Sunday, February 07, 2010

Fire Anniversary

What can we say? Such a terrible event exactly twelve months ago. I am starting to write this post in early January. I just know the media will be full of stories on the 7th of February, and the next day it all will be gone.

It Ain't Always So contacted me a good while ago asking if I knew the two gay guys who owned Fruit Salad Farm. I did not. I suppose they were of a similar age to myself and maybe our paths had crossed some time in the past. Who knows? I do know two gay guys who have a similar business in a similar area, so it is not implausible that I may have known the owners of Fruit Salad Farm.

If I wasn't such a lazy and non ambitious type, it could well have been myself and R who owned Fruit Salad Farm. I would not have been as brave as those two guys were. I would have lived and made sure R did too. Well, maybe.

I am focusing on the these two guys because they were gay and so am I. It is a tenuous connection, I know, but call it therapy on my part.

I am not long into research for this post and already I am feeling teary. What goes on the internet, stays on the internet.

The old Marysville property Hazelwood became fruit salad farm and the business was set up before WWII. It was a thriving business, selling fruit salad and cream, soft drinks, juice and cakes.

Fuck it. I can't do this.

Geoff Grady and Patrick Jennings

Much later edit. That was rather upsetting. I was reading online tributes in the newspapers to the two guys. I know if I start researching again, the same will happen. Needless to say, the two lads died in the fires after being very brave and warning other residents. I will just leave it all here and publish it on the day. Apologies for it being incomplete.

It Ain't Always So knew the two lads and you can read her immediate aftermath reference to them here in her personal and moving account of her experiences in Marysville.

Much much later edit: I was talking to a friend last night (Sat Jan 30) and we were talking about next Sunday and that it would be the anniversary of the fires and I mentioned about the two guys and she burst into tears. She had been to Fruit Salad Farm in the nineties and had a great old time with the guys. She did not know they had been killed in the fires.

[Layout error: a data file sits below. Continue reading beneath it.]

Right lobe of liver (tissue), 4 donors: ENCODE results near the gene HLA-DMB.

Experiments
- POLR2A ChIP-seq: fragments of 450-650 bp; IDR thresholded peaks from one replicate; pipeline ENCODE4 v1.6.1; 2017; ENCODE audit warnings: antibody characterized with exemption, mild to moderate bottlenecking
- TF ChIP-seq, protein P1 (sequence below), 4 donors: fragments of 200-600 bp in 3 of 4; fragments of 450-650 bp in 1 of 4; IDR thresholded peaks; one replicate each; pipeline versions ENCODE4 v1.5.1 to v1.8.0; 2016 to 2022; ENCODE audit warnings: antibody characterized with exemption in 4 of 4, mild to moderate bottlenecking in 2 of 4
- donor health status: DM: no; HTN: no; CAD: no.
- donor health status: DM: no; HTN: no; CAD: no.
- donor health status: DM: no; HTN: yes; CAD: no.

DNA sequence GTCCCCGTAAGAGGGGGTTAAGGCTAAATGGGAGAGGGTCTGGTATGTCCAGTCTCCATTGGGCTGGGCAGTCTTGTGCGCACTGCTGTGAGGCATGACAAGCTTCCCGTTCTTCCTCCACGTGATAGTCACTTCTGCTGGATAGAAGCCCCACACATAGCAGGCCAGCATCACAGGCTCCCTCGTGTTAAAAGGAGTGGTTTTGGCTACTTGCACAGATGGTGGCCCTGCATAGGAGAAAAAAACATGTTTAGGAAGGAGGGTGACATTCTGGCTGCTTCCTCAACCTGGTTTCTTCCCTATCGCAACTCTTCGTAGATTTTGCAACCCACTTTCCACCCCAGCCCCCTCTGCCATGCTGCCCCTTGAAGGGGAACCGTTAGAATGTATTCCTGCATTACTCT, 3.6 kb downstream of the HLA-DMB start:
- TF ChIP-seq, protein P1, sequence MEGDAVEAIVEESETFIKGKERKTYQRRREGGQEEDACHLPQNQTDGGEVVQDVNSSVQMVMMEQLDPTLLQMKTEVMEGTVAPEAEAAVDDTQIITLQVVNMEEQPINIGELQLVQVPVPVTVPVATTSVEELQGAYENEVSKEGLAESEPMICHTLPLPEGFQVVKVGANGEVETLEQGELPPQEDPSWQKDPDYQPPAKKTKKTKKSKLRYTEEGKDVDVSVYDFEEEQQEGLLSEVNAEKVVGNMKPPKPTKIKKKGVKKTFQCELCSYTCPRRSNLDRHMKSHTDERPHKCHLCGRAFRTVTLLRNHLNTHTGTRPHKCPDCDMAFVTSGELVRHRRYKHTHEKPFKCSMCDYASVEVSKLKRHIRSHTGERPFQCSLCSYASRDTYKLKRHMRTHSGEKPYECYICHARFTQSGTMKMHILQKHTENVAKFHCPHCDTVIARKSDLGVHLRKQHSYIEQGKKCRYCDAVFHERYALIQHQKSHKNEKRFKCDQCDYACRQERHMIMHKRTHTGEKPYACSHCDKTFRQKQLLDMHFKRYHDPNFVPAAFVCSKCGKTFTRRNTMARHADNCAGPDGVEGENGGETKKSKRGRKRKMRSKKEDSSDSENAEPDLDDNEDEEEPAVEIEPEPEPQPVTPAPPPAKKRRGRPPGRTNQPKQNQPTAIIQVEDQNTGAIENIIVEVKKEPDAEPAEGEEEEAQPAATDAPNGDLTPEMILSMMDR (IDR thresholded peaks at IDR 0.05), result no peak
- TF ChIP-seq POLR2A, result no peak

7 comments:

  1. I cannot bear to think about anything to do with that day, and I censor myself everywhere all the time - change the channel, flip the page, block the thought.
    Like you, very sad for the good people who did brave things.
    Distressed beyond sanity for all the animals, killed or injured.
    and I will not tick the box below which would send the next comments to my inbox.

    I am wondering however, since million$ were donated, why everything has not been rebuilt and every business re-established.

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  2. (sorry attempt #2)
    Andrew - thank-you for the kind reference. My story - as I've called it - is just that - my story of what I stupidly did - of what I perhaps should not have. I had to go looking for 'the boys' - what IF they had made it to the bridge? - WHAT IF they were hanging onto life by a thread? - I HAD TO FIND OUT. They are missed. They were the gentlest of people, always thinking of others right to the very end. Pat roared in one of town with his horn blaring - I'm sure he saved people just with that action. (now it's my turn for the tears, excuse me)
    BWCA - it's not that easy - very early on (within 24hrs) there were people claiming they had lost houses and property and within 72hrs was determined otherwise. Imagine the uprorar IF they had received funds they were not entitled to.
    I agree to some degree - perm residents should come first BEFORE holiday homes, but in saying that - holiday home owners also have some rights. It's tough. Plus in the future - it's not known yet exactly where other funds may be required.
    There is still much pain, and agony yet to come to the surface

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  3. You've made me cry.

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  4. Anonymous8:31 pm

    Amazing people died that day and amazing people live on to tell their tales. So hard to know which side of the coin we all would be on. I commend everyone for remembering today what happened 12mths ago..and I would give the order of Australia to all those volunteer fire fighters who braved that day and every other day.
    Cazzie!!!

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  5. R is with you Brownie. He won't watch or listen to anything about it. It was a lot of money donated, but then the scale of the disaster was huge too.

    IAS, after listening to radio being broadcast from the area on Friday, with rain, dripping trees and coolness, it is just really weird. I really do hope people will feel today as a cleansing experience.

    Sorry Jayne. We still need to.

    Cazzie, note how no-one has ever had a negative word to say about those on the ground, doing their best.

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  6. Tragedies are more sad when you focus on the individuals who were lost.

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  7. Indeed Dina. Partly why a disaster near you affects you far more than one thousands of miles away.

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